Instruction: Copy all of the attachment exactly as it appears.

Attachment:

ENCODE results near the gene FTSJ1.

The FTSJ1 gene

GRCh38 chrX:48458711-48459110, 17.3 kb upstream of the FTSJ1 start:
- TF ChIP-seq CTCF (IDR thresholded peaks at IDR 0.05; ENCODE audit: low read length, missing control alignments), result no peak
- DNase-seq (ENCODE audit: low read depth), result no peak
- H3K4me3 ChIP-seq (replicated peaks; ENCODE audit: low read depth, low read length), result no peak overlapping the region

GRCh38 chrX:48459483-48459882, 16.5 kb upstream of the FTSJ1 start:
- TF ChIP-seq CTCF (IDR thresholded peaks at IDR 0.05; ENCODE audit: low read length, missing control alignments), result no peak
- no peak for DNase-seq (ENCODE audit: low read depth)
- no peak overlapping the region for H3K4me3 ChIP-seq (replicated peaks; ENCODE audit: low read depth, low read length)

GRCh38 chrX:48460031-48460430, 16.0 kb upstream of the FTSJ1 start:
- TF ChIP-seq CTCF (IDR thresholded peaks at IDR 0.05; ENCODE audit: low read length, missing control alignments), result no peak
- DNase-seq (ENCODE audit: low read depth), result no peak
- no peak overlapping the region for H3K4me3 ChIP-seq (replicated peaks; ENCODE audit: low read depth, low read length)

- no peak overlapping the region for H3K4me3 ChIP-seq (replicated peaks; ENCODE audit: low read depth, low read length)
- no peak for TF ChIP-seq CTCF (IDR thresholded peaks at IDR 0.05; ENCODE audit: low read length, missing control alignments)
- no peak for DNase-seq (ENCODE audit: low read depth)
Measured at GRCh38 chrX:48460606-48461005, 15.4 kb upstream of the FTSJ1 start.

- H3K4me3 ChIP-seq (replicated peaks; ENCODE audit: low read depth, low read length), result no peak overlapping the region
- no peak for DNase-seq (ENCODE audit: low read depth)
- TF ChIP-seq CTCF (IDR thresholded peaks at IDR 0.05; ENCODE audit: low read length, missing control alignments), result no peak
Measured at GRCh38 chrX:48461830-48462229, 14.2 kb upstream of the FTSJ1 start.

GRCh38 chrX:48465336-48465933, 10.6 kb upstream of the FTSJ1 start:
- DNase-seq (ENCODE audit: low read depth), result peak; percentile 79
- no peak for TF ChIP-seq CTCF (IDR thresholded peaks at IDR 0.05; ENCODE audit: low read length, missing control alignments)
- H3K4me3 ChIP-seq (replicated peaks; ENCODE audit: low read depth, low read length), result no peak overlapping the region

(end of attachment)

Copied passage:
ENCODE results near the gene FTSJ1.

The FTSJ1 gene

GRCh38 chrX:48458711-48459110, 17.3 kb upstream of the FTSJ1 start:
- TF ChIP-seq CTCF (IDR thresholded peaks at IDR 0.05; ENCODE audit: low read length, missing control alignments), result no peak
- DNase-seq (ENCODE audit: low read depth), result no peak
- H3K4me3 ChIP-seq (replicated peaks; ENCODE audit: low read depth, low read length), result no peak overlapping the region

GRCh38 chrX:48459483-48459882, 16.5 kb upstream of the FTSJ1 start:
- TF ChIP-seq CTCF (IDR thresholded peaks at IDR 0.05; ENCODE audit: low read length, missing control alignments), result no peak
- no peak for DNase-seq (ENCODE audit: low read depth)
- no peak overlapping the region for H3K4me3 ChIP-seq (replicated peaks; ENCODE audit: low read depth, low read length)

GRCh38 chrX:48460031-48460430, 16.0 kb upstream of the FTSJ1 start:
- TF ChIP-seq CTCF (IDR thresholded peaks at IDR 0.05; ENCODE audit: low read length, missing control alignments), result no peak
- DNase-seq (ENCODE audit: low read depth), result no peak
- no peak overlapping the region for H3K4me3 ChIP-seq (replicated peaks; ENCODE audit: low read depth, low read length)

- no peak overlapping the region for H3K4me3 ChIP-seq (replicated peaks; ENCODE audit: low read depth, low read length)
- no peak for TF ChIP-seq CTCF (IDR thresholded peaks at IDR 0.05; ENCODE audit: low read length, missing control alignments)
- no peak for DNase-seq (ENCODE audit: low read depth)
Measured at GRCh38 chrX:48460606-48461005, 15.4 kb upstream of the FTSJ1 start.

- H3K4me3 ChIP-seq (replicated peaks; ENCODE audit: low read depth, low read length), result no peak overlapping the region
- no peak for DNase-seq (ENCODE audit: low read depth)
- TF ChIP-seq CTCF (IDR thresholded peaks at IDR 0.05; ENCODE audit: low read length, missing control alignments), result no peak
Measured at GRCh38 chrX:48461830-48462229, 14.2 kb upstream of the FTSJ1 start.

GRCh38 chrX:48465336-48465933, 10.6 kb upstream of the FTSJ1 start:
- DNase-seq (ENCODE audit: low read depth), result peak; percentile 79
- no peak for TF ChIP-seq CTCF (IDR thresholded peaks at IDR 0.05; ENCODE audit: low read length, missing control alignments)
- H3K4me3 ChIP-seq (replicated peaks; ENCODE audit: low read depth, low read length), result no peak overlapping the region